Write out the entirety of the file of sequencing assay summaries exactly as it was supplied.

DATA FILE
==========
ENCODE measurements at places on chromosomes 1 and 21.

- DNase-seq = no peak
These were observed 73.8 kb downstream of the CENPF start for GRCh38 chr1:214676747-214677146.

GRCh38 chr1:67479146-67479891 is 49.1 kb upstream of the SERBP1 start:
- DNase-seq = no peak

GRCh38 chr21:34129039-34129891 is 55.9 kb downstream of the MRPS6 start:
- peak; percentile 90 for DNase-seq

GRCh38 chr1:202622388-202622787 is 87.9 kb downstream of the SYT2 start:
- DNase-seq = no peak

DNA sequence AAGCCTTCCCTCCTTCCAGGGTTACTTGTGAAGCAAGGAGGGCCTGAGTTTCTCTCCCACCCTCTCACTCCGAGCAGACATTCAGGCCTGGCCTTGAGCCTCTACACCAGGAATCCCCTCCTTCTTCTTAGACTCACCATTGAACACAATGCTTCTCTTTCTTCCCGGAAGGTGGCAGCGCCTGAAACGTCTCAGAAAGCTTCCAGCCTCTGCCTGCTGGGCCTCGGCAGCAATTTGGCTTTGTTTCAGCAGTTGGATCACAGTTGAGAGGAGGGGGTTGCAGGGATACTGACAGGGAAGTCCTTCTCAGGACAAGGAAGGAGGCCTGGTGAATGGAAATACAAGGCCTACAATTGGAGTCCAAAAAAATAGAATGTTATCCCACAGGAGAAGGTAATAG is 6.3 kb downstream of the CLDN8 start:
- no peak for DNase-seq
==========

ENCODE measurements at places on chromosomes 1 and 21.

- DNase-seq = no peak
These were observed 73.8 kb downstream of the CENPF start for GRCh38 chr1:214676747-214677146.

GRCh38 chr1:67479146-67479891 is 49.1 kb upstream of the SERBP1 start:
- DNase-seq = no peak

GRCh38 chr21:34129039-34129891 is 55.9 kb downstream of the MRPS6 start:
- peak; percentile 90 for DNase-seq

GRCh38 chr1:202622388-202622787 is 87.9 kb downstream of the SYT2 start:
- DNase-seq = no peak

DNA sequence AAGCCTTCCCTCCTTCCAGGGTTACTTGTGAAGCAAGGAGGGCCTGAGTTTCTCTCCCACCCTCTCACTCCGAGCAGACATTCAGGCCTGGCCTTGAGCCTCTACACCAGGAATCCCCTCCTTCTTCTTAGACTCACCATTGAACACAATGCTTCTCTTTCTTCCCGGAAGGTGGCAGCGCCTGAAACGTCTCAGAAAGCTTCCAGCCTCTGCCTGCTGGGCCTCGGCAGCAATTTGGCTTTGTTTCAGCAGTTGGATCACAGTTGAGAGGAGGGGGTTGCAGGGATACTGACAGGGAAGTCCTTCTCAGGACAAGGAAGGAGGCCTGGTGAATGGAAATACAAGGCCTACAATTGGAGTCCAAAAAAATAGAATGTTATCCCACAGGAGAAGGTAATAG is 6.3 kb downstream of the CLDN8 start:
- no peak for DNase-seq